After navigating the hurdles of a pandemic that forced some teams to play in the spring while others opted out entirely, HBCU football returns this autumn. Players, fans, students, and alumni have been enthralled by the long-awaited return to a conventional schedule as they prepare for an exciting season.
As the season approaches, here are six preseason topics to keep an eye on.
6 storylines to watch in the 2021 HBCU football season
1. How does the MEAC respond after losing three of its premier teams?
The MEAC has lost three clubs since we last saw the conference play a full season. In the recent year, Bethune-Cookman (SWAC), Florida A&M (SWAC), and North Carolina A&T (Big South) have all formally departed the conference. They bring with them illustrious histories, fierce rivalries, and all but two MEAC titles since 2010.
The MEAC still has six teams, but there are many doubts about the future of the once-powerful league. Will the MEAC’s rich legacy be carried by these six teams alone in 2021, or will the loss of three teams stand out?
2. How do the MEAC defectors fit into their new conferences?
When Florida A&M and Bethune-Cookman announced their intentions to join the SWAC, the issue was immediately raised: Could these schools compete in the SWAC’s grueling schedule? In the SWAC, there isn’t a week when the Rattlers or Wildcats can relax since nearly every conference opponent has a genuine chance to win the league title.
Florida A&M and Bethune-Cookman, as the new kids on the block, will undoubtedly be targeted. When you factor in the cultural differences between the MEAC and the SWAC, these two football schools have a lot to deal with.
In other news, North Carolina A&T is the second historically black college to join the Big South, following Hampton in 2018. Hampton finished 1-5 in conference and 5-7 overall in its debut year of conference play.
North Carolina A&T has won four of the past five Celebration Bowls, so a repeat season would be disappointing. The Aggies will want to continue their winning ways in their new league, but matchups against teams like preseason No. 13 Monmouth will make it difficult.
3. Was Alabama A&M’s SWAC championship a product of a shortened season?
Alabama A&M earned its first SWAC championship since 2006 last spring. The championship occurred, however, in the midst of a pandemic-shortened season that included postponements and did not include two-time reigning champion Alcorn State.
The Bulldogs ended 4-3 in conference play in 2019, causing some to speculate that the spring 2021 victory was a result of unusual circumstances.
Despite any reservations, Alabama A&M will start the season as a favorite to win the SWAC for the second consecutive year. The Bulldogs, led by preseason Walter Payton Award contender quarterback Aqeel Glass, will try to disprove the skeptics.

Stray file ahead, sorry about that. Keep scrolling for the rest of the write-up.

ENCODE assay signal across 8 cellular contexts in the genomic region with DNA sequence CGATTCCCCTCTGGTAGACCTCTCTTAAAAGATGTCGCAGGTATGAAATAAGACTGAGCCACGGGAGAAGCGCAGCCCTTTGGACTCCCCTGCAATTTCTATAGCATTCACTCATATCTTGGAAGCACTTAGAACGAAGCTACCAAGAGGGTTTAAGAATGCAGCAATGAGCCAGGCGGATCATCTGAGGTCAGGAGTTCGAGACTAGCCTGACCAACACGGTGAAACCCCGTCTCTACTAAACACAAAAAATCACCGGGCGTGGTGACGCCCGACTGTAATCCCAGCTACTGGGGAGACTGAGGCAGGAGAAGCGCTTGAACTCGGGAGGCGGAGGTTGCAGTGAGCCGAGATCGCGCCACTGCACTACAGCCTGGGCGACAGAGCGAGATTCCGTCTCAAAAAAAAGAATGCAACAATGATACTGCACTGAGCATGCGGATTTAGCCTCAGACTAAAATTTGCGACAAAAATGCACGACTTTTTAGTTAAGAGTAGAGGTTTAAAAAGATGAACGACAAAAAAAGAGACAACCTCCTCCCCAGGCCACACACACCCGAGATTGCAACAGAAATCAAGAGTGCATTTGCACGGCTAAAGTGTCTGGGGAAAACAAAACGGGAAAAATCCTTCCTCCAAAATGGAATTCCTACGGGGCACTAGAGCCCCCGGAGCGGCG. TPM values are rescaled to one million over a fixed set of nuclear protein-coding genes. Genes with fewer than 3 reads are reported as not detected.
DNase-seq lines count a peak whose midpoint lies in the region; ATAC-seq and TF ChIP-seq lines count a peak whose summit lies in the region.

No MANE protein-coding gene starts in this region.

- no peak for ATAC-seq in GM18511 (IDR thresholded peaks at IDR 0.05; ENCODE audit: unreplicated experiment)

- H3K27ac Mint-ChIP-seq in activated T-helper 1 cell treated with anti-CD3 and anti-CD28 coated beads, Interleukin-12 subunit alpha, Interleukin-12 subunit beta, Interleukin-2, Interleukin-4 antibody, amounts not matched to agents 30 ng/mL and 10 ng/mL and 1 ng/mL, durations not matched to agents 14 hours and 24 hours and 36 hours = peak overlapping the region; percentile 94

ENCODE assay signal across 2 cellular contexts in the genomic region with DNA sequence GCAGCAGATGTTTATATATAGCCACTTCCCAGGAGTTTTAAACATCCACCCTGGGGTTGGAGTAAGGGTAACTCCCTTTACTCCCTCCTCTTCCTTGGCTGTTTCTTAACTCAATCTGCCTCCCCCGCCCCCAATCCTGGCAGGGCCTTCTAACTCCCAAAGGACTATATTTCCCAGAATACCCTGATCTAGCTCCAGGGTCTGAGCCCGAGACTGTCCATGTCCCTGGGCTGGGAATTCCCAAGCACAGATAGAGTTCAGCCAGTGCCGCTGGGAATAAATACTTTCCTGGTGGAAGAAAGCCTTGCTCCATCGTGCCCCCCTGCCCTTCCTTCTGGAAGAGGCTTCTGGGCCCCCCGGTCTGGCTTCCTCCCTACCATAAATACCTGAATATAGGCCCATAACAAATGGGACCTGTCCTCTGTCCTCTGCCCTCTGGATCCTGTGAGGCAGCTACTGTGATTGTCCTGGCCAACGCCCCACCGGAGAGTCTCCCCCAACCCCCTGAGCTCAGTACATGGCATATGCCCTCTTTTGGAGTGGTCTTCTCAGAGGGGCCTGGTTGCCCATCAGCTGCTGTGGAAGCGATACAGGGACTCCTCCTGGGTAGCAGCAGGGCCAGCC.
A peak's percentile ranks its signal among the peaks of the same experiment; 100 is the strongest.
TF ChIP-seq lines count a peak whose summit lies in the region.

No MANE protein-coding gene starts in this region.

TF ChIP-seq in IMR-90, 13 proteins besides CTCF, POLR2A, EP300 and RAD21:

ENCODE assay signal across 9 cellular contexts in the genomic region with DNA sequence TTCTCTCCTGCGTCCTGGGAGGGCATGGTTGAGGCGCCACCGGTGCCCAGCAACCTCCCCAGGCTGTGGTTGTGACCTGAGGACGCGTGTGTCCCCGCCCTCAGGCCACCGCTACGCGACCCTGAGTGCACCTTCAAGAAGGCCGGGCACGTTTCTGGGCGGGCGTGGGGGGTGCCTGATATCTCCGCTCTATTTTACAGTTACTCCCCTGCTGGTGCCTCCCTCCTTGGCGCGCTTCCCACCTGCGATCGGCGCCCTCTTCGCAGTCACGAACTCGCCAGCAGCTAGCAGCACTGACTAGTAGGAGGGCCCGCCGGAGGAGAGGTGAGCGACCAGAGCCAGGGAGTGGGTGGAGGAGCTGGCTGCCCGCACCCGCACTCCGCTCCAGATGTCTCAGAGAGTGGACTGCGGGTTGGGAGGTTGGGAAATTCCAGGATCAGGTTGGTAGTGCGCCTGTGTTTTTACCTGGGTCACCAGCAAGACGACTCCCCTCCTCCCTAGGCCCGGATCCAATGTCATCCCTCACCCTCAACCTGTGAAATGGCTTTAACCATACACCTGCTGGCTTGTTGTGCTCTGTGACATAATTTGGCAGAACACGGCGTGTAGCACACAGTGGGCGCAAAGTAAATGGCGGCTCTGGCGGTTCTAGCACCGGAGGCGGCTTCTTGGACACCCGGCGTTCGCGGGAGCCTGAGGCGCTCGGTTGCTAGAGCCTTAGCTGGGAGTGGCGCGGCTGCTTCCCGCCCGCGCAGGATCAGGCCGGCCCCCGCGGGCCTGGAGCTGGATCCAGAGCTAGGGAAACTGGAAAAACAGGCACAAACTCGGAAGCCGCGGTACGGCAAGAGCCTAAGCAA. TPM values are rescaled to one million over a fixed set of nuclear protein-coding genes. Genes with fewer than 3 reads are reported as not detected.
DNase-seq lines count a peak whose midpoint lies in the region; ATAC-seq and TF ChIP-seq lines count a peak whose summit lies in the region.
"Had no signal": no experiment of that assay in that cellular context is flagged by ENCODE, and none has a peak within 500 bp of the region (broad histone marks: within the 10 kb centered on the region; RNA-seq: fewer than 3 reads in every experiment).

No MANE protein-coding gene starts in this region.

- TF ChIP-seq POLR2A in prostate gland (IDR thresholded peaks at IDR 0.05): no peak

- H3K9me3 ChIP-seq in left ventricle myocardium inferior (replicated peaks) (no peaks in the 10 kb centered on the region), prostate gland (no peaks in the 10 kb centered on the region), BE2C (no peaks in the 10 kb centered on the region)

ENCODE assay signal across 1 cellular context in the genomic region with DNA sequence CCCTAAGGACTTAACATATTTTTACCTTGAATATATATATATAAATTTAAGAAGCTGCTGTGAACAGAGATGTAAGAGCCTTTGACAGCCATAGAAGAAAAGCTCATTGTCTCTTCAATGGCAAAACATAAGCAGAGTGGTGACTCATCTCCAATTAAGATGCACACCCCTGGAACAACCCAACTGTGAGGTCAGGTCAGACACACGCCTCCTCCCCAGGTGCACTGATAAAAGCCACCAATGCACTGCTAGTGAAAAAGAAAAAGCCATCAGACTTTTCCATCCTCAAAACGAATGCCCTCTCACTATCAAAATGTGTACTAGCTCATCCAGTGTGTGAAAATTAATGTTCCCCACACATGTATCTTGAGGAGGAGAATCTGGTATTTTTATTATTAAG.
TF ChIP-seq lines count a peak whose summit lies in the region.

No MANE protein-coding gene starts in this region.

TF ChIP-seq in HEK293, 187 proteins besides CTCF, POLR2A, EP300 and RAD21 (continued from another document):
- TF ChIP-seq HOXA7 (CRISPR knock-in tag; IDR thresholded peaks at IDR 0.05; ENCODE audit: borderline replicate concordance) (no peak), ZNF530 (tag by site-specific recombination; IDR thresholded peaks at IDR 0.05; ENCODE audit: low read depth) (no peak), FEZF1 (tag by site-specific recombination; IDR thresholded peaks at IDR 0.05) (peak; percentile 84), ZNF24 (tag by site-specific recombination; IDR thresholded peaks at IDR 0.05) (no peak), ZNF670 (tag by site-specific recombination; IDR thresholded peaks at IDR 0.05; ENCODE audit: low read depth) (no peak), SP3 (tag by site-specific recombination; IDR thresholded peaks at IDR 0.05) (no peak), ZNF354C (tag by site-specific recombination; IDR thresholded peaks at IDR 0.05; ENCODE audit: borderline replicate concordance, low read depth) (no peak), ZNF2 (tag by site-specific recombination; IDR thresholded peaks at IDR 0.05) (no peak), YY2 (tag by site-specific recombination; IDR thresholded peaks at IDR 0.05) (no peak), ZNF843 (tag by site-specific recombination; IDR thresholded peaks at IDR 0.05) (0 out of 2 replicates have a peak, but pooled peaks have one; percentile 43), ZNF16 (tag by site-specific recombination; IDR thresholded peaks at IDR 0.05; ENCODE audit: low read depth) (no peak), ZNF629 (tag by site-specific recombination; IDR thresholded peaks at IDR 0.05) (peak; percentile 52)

4. How does a year off impact Alcorn State?
Alcorn State was the two-time defending SWAC champion as they took the field in the 2019 Celebration Bowl. Felix Harper, the quarterback for the Atlanta Braves, was a finalist for the 2019 Walter Payton Award.
Some may have forgotten about Alcorn State after opting out of the spring season in 2021. The Braves return to the SWAC stage after a year off with a lot to prove.
With the MEAC/SWAC Challenge versus North Carolina Central to kick off the season, Alcorn State will be able to debunk or prove its worth on a national scale early on.
5. Can Southern’s Jordan Lewis add his name to the history books?
Only one player in FCS football history has earned the Buck Buchanan Award twice as the best defensive player: Appalachian State’s Dexter Coakley (1995-96). Jordan Lewis, the current prize recipient, will have the opportunity to join that list in the autumn of 2021.
Lewis is back at Southern after leading the FCS in sacks (10.5) and tackles for loss (15) in the spring. If the defensive end can come close to matching these numbers, he has a chance to add to his collection of hardware.
6. How does Jackson State perform with a complete offseason and a new influx of talent?
Jackson State is one of the more perplexing HBCU football teams heading into the season. The program has frequently made national news since acquiring head coach Deion Sanders.
The Tigers finished 4-3 last spring. They’ll have a highly rated recruiting class with big-name recruits and transfers aplenty on the squad this autumn. Most significantly, they’ll have Deion Sanders’ son, Shedeur Sanders, start his NCAA career.
The Tigers have probably the best team in the SWAC on paper. Jackson State’s success this fall will be determined by how soon this talent gels and produces.